In Eternity Sky Investments Ltd v Mrs Xiaomin Zhang [2023] EWHC 1964 (Comm), the English Commercial Court has rejected a challenge to an arbitration award on the grounds of public policy. Although the applicant argued that the terms of the underlying contract were unfair for the purposes of English consumer legislation, the court held that there was no “close connection” with the UK and therefore that the legislation did not apply. Continue reading

Third party funding for English-seated arbitration: do the English DBA regulations apply?

The English Supreme Court has confirmed in Paccar Inc v Road Haulage Association Ltd [2023] UKSC 28 that litigation funding arrangements based on a share of recovery are damages-based arrangements (DBA) for the purposes of s.58AA of the Courts and Legal Services Act 1990. The court held that such agreements fall within the scope of the provision because litigation funders provide “claims management services” as defined for these purposes. Such litigation funding arrangements must therefore comply with the statutory requirements for DBAs. The decision only affects third party funders, as it was always clear that DBAs issued by law firms were within the scope of the legislation.

More details about the decision can be found on our litigation blog post here.

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Invalid service of Request for Arbitration not a failure of appointment procedure, says English court

In Global Aerospares Limited v Airest AS [2023] EWHC 1430 (Comm), the English Commercial Court dismissed a claim for directions under s18 of the Arbitration Act 1996 (Act). Failing to serve a Request for Arbitration under s14(4) of the Act, with the consequence that the process for the appointment of an arbitrator had not validly begun, was not considered a failure of procedure for the appointment of an arbitrator. Accordingly, s18 of the Act was not engaged and the claim was dismissed.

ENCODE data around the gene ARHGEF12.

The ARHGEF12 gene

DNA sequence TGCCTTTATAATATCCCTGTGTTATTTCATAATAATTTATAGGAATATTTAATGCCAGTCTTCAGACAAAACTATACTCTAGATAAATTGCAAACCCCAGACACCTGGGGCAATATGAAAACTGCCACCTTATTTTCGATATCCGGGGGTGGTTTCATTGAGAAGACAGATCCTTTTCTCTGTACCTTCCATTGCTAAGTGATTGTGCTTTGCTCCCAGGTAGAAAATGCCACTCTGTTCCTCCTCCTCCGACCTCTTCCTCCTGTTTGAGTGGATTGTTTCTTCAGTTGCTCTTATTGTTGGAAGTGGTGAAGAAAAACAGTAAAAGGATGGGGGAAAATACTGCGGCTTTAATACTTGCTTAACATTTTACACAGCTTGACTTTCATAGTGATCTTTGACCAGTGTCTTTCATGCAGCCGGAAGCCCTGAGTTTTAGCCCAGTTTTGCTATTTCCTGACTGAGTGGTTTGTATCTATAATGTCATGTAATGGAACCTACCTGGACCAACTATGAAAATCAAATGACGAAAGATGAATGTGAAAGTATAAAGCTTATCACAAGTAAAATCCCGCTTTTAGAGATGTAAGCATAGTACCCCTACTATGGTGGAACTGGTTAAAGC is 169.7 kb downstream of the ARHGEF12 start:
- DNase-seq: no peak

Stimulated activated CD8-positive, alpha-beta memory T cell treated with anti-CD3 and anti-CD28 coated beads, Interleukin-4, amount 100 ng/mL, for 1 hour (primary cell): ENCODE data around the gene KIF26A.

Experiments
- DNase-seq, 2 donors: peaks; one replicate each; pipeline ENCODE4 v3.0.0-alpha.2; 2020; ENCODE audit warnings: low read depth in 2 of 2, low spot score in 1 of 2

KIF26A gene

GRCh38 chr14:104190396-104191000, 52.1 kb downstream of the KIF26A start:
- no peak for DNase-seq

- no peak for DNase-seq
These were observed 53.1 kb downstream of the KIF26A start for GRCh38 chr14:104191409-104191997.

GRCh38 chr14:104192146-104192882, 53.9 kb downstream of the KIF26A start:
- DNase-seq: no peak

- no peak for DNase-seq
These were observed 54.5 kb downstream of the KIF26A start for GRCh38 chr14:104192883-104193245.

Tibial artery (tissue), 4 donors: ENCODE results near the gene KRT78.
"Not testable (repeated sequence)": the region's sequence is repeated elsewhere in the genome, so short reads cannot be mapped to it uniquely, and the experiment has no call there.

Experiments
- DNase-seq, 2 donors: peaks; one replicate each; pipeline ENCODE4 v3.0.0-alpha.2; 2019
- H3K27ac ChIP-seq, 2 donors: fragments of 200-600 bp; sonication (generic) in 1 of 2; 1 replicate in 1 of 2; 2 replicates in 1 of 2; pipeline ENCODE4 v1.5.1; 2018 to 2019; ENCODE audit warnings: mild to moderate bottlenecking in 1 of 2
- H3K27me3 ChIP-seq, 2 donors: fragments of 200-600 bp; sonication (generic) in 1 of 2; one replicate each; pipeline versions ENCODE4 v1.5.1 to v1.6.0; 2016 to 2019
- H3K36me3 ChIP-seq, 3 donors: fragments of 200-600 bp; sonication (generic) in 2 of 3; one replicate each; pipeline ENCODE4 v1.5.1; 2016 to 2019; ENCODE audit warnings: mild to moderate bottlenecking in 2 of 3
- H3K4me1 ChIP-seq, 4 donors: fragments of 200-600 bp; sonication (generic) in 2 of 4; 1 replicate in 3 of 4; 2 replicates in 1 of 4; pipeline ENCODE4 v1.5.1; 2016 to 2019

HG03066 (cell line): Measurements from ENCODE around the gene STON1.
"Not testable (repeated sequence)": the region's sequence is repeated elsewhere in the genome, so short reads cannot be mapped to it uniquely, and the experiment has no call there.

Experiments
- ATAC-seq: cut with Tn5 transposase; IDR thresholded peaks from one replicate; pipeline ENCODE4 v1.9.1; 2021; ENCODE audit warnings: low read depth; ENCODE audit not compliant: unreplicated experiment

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ENGLISH HIGH COURT REJECTS RENEWED ORAL APPLICATION FOR PERMISSION TO APPEAL AN ARBITRAL AWARD ON A POINT OF LAW

In Osler v Osler and Others, [2023] EWHC 1270 (Ch), the Chancery Division of the English High Court has ruled that the Court cannot allow a renewed oral application for permission to appeal an arbitral award under section 69 of the Arbitration Act 1996 (the “Act“) where permission was refused on paper, even where the Judge’s order (Order) purported to confer a right to apply to set aside or vary it.

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Diversity in arbitration – the Equal Representation for Expert Witnesses pledge issues Report highlighting the challenges of moving the dial on female appointments

Promoting gender diversity has become a key focus for the international arbitration community and beyond. Within the arbitration community, the launch of the Equal Representation in Arbitration (ERA) pledge in 2015 placed the focus on ensuring the fair representation of women as arbitrators. The ERA pledge seeks to increase, on an equal opportunity basis, the number of women appointed as arbitrators in order to achieve a fair representation as soon practically possible, with the ultimate goal of full parity.

The Equal Representation for Expert Witnesses (ERE) pledge was launched in May 2022 to drive a similar commitment to improve the visibility and representation of women as expert witnesses across the wider dispute resolution community, not just in arbitration. The goals of the ERE pledge are to: